The same thing is true of the different adaptive strategies that we have examined. Each has advantages and disadvantages. There is no one perfect choice that is right for every game context. The best approach is to use all of them as necessary, applying the most effective solution on a case by case basis. "What do we want to hit the player over the head with for this part?" Choosing the right tool for the job is a big part of winning the game. It also helps to have a secret weapon handy…

Adaptability at the Letter Level
Those of you who have been paying attention to the structure if this paper will have been expecting either A) an example of adaptive poetry combining multiple approaches or B) "Adaptability at the paragraph level." Instead, in a surprise move, I am unveiling a secret weapon that's been hiding under our noses all along!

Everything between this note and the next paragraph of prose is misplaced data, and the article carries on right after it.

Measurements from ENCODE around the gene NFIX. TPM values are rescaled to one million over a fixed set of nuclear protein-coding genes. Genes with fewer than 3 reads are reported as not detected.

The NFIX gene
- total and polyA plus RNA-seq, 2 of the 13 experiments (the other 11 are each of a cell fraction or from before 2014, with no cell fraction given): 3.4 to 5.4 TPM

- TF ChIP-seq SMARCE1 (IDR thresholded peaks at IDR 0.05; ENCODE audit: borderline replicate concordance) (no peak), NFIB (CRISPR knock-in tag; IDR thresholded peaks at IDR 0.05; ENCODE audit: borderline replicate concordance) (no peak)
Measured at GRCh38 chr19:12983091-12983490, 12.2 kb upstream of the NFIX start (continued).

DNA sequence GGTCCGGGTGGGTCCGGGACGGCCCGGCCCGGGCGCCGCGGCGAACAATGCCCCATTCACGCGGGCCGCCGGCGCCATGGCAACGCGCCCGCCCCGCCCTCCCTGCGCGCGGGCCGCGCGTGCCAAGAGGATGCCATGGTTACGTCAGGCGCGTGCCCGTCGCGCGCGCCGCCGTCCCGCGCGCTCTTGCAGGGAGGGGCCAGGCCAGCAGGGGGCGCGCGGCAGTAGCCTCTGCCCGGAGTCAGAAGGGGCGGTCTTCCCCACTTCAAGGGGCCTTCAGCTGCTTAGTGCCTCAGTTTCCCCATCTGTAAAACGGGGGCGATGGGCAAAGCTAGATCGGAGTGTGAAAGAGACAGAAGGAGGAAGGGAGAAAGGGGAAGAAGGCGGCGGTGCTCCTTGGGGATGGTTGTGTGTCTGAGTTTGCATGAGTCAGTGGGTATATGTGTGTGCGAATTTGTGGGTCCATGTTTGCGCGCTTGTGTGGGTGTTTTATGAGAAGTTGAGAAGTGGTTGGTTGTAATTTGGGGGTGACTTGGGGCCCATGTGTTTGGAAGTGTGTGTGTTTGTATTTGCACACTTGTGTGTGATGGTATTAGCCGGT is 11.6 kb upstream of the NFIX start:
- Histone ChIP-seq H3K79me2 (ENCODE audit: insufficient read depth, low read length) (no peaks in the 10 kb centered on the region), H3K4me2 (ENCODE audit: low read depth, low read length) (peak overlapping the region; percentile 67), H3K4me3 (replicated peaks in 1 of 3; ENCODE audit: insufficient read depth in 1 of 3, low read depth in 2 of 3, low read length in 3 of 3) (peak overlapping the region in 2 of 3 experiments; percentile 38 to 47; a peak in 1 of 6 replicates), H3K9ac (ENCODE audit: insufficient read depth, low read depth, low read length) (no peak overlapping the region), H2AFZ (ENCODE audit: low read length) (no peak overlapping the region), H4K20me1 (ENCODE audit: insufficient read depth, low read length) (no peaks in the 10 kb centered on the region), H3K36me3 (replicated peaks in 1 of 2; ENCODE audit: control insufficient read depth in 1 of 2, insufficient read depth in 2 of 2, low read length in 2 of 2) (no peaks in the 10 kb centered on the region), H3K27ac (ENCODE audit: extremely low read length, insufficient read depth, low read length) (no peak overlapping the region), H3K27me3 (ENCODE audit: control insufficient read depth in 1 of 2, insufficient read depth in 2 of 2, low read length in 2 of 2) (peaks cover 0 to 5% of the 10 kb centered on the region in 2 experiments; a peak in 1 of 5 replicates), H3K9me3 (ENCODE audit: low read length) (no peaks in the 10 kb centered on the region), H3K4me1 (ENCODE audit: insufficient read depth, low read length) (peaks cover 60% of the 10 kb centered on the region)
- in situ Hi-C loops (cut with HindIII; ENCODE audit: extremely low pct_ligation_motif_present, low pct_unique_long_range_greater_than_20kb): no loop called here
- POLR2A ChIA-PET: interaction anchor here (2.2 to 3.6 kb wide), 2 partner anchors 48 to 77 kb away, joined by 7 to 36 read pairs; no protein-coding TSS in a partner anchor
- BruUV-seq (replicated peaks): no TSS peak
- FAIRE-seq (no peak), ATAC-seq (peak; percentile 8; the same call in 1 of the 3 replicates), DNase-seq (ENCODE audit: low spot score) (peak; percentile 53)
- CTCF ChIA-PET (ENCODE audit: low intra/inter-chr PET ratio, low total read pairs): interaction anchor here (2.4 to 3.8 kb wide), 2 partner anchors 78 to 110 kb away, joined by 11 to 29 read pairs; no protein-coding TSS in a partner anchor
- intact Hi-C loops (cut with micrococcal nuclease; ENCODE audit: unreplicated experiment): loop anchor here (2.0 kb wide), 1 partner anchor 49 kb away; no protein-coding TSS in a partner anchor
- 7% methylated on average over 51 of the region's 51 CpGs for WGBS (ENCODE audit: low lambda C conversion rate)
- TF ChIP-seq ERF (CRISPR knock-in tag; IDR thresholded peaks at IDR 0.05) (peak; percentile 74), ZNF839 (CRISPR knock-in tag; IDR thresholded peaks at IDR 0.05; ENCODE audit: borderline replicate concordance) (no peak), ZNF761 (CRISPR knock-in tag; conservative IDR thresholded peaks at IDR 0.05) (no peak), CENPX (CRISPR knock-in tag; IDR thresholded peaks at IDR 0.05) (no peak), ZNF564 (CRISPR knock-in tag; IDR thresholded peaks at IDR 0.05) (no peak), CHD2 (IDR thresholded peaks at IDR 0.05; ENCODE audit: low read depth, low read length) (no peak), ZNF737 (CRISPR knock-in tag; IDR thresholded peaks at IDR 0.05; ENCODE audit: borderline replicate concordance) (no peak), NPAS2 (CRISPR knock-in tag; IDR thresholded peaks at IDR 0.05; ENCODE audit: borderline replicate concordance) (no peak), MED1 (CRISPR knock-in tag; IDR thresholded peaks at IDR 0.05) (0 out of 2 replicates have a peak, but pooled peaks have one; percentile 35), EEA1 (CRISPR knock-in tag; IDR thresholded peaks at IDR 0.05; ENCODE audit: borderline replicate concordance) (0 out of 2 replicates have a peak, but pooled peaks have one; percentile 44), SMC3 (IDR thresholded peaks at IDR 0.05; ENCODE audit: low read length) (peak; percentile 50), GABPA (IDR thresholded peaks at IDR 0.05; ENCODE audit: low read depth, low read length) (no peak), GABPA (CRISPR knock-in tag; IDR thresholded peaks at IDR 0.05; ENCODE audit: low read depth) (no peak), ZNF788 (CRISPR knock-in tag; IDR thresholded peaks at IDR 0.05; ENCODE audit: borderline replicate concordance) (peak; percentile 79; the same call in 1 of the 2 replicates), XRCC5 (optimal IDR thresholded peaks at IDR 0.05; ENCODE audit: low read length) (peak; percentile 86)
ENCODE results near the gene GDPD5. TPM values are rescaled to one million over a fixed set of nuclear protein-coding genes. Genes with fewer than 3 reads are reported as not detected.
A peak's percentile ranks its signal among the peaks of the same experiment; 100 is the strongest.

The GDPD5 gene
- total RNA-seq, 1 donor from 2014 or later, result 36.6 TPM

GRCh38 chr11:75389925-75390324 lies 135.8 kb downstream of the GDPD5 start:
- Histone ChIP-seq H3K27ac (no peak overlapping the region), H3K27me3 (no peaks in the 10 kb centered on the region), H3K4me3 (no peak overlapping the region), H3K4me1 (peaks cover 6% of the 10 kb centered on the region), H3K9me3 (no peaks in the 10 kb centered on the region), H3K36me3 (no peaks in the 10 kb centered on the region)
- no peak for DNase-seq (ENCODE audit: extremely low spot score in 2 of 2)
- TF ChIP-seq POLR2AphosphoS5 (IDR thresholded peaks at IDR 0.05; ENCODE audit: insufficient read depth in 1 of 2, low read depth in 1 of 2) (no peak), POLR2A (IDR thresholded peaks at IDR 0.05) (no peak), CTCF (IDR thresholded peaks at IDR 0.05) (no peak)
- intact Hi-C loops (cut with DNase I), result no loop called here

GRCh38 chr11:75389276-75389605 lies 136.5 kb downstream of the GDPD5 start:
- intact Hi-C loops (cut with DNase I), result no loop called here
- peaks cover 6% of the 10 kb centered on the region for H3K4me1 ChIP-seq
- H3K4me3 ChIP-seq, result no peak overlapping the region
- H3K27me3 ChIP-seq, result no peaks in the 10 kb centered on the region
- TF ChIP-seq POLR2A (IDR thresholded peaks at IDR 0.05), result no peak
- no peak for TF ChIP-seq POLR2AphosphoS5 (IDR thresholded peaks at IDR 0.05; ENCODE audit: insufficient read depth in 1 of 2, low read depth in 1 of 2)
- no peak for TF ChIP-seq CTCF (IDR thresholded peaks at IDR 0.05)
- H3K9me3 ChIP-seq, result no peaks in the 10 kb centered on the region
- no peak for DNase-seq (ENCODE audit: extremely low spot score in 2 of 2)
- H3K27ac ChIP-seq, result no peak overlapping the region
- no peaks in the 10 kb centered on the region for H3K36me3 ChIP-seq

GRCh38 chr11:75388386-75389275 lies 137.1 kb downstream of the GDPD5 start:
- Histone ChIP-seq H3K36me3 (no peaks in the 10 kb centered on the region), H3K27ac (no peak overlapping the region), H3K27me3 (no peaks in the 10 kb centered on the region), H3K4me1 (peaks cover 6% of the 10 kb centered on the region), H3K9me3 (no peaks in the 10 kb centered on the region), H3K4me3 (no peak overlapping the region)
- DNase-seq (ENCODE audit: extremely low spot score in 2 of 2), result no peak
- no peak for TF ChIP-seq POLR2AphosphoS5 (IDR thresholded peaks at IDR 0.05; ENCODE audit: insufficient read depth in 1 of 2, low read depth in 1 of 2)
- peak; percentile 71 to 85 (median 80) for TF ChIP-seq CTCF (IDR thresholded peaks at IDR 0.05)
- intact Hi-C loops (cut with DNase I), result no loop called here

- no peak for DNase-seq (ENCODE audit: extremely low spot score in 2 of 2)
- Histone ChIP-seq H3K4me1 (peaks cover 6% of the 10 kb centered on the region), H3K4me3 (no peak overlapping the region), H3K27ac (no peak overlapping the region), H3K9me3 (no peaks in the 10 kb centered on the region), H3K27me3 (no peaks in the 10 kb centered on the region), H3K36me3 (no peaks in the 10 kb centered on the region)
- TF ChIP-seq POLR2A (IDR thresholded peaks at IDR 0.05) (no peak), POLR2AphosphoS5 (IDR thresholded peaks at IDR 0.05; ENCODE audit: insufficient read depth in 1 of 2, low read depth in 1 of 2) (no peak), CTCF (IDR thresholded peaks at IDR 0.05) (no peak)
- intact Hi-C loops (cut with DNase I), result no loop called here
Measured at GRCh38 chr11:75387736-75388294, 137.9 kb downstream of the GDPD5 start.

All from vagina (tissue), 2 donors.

It's easy to overlook adaptability at the letter level because we don't normally think of packing much useful meaning into a single letter. If we could, it would offer incredible advantages in terms of flexibility. (Even faster than the UltraNinja2000!)

Example: Adaptive Letter Texture


(The level begins as Captain Brave-O enters heroically. Poem mood: HEROIC) thbifaarakopthbifaarako (The landscape changes; seals are nearby. Switch poem to CREEPY) pthbifaarakopibysal (Seal surprise attack! Switch poem to COMBAT) TLSWERIPIAMISFORAHACAA (The last seal is subdued but the territory is still scary. Also, Captain Brave-O's health is low. Switch to CREEPY, INJURED combo) uwocbrpuacvpitiaadb

Shockingly, that little example of pure adaptive letter texture was packed full of meaning! How could this be? Well, don't forget that the game is its own narrative. The player already knows what's going on. Our job as adaptive poets is to merely to enhance the mood of the story -- telling it is somewhat redundant. Still, adaptive letter texture on its own is somewhat limited in terms of what it can express.